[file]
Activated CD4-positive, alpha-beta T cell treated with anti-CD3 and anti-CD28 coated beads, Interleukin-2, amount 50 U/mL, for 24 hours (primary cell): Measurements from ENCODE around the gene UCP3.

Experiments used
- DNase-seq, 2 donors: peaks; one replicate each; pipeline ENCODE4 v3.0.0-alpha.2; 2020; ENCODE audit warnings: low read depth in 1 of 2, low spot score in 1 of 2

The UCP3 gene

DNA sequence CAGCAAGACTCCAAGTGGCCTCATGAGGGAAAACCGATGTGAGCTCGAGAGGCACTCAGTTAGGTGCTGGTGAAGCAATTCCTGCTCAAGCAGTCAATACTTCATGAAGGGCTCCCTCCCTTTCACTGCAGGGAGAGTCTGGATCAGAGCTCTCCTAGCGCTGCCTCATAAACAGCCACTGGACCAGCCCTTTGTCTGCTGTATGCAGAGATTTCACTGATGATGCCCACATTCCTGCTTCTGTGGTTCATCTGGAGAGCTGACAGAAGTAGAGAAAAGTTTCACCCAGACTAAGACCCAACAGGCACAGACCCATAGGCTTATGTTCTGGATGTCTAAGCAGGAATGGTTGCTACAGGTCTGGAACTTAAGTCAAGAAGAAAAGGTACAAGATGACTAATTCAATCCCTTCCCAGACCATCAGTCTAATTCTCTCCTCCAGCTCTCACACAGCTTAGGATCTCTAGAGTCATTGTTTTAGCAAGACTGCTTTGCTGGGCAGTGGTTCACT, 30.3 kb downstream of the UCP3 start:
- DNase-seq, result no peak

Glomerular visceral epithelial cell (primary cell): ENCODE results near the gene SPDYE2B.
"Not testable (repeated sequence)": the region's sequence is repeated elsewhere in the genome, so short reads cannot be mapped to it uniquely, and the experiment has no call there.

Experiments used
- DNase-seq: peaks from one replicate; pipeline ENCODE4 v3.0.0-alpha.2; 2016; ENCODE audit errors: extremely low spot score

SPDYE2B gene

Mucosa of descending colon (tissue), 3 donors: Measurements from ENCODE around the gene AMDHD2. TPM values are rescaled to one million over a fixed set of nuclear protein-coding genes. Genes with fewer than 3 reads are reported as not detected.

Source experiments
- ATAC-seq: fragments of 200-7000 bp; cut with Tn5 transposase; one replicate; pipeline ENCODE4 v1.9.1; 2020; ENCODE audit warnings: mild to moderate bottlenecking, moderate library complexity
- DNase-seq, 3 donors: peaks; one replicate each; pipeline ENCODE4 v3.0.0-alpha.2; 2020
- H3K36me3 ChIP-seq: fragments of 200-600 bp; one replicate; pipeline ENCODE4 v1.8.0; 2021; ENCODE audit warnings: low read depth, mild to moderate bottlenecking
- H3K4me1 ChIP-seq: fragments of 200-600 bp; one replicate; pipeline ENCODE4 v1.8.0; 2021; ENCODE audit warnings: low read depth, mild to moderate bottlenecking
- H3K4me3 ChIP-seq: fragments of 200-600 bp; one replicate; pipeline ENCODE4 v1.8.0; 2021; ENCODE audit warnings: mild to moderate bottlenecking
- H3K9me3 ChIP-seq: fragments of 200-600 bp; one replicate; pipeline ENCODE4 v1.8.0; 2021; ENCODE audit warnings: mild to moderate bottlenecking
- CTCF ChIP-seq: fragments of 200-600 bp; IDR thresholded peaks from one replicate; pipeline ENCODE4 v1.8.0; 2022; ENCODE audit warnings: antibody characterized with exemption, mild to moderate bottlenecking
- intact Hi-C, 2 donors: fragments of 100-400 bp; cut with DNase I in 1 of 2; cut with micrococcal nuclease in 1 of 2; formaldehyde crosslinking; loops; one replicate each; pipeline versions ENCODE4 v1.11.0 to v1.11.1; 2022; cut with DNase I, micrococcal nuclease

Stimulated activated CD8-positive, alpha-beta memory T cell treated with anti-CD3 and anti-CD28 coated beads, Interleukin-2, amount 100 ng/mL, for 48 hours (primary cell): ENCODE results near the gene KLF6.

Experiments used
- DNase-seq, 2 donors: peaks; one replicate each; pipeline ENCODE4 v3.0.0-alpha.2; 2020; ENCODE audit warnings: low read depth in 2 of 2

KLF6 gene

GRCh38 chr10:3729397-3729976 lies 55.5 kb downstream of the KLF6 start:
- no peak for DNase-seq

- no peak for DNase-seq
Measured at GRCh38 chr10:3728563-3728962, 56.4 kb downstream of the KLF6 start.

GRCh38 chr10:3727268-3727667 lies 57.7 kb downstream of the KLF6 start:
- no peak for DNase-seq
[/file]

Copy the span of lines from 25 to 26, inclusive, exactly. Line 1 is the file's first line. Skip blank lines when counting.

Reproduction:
KLF6 gene

GRCh38 chr10:3729397-3729976 lies 55.5 kb downstream of the KLF6 start: